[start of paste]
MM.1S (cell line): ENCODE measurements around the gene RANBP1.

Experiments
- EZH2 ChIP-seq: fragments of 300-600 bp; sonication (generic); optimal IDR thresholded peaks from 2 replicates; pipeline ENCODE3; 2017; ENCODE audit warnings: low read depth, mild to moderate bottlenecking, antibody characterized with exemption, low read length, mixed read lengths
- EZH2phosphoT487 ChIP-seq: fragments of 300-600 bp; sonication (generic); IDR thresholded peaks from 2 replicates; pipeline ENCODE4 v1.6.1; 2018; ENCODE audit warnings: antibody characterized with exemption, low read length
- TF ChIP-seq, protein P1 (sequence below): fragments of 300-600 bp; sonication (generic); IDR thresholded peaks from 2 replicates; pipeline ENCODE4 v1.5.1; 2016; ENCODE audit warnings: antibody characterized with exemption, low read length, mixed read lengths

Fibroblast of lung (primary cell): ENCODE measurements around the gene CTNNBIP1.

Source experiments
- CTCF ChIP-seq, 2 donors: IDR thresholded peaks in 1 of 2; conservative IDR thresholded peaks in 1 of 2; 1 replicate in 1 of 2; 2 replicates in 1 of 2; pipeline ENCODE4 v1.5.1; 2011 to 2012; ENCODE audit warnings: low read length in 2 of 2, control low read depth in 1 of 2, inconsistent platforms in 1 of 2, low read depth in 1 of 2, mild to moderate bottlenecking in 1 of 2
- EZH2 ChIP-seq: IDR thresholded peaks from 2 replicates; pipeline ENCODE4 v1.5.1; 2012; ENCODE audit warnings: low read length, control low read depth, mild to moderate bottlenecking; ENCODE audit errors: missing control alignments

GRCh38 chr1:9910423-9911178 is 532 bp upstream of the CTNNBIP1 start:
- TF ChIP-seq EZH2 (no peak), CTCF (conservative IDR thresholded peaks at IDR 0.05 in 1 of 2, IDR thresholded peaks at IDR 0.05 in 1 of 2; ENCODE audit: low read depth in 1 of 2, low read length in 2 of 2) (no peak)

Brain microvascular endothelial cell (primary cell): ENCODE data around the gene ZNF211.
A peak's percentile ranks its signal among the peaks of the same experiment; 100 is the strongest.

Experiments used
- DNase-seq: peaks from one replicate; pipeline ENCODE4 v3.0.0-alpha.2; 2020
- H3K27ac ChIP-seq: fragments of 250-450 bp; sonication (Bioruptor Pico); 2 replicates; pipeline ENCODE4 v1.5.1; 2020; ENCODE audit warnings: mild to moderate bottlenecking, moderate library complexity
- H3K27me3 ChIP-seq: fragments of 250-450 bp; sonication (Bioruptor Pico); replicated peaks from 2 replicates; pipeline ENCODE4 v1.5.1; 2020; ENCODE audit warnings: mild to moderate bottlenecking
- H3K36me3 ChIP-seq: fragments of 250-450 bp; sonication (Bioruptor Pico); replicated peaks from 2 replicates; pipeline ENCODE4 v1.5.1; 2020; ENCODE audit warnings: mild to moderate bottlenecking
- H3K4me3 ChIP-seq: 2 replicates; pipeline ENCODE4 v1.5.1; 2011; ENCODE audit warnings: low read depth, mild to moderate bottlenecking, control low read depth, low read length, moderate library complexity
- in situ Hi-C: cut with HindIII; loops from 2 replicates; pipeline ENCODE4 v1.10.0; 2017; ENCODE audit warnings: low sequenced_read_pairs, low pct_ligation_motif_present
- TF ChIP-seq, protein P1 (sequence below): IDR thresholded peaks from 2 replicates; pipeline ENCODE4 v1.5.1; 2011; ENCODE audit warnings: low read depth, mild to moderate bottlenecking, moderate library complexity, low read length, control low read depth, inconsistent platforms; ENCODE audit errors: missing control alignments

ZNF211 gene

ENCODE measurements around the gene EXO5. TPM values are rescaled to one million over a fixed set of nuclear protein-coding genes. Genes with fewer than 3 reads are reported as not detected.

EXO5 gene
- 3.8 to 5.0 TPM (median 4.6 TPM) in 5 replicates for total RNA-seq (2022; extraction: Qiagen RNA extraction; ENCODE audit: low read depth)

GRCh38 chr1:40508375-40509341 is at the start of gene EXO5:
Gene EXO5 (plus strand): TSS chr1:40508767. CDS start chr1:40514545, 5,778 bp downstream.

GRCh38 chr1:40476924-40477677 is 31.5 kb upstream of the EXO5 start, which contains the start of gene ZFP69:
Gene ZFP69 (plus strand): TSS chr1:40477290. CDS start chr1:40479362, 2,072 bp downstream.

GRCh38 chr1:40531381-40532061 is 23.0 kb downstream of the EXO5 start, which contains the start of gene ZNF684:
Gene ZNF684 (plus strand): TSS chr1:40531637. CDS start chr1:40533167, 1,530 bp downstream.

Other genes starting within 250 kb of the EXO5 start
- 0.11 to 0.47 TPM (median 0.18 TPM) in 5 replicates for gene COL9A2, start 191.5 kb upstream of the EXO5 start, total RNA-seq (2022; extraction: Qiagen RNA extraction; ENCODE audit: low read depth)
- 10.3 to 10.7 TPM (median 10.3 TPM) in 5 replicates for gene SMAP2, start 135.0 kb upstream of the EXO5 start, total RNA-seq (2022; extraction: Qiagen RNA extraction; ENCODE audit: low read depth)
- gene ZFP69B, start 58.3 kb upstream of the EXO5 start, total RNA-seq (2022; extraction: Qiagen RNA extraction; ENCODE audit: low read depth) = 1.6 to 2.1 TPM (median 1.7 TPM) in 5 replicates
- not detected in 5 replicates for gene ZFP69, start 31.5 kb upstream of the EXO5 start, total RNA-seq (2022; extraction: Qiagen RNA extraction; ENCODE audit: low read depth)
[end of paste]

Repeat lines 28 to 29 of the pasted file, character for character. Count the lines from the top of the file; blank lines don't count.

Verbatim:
GRCh38 chr1:40476924-40477677 is 31.5 kb upstream of the EXO5 start, which contains the start of gene ZFP69:
Gene ZFP69 (plus strand): TSS chr1:40477290. CDS start chr1:40479362, 2,072 bp downstream.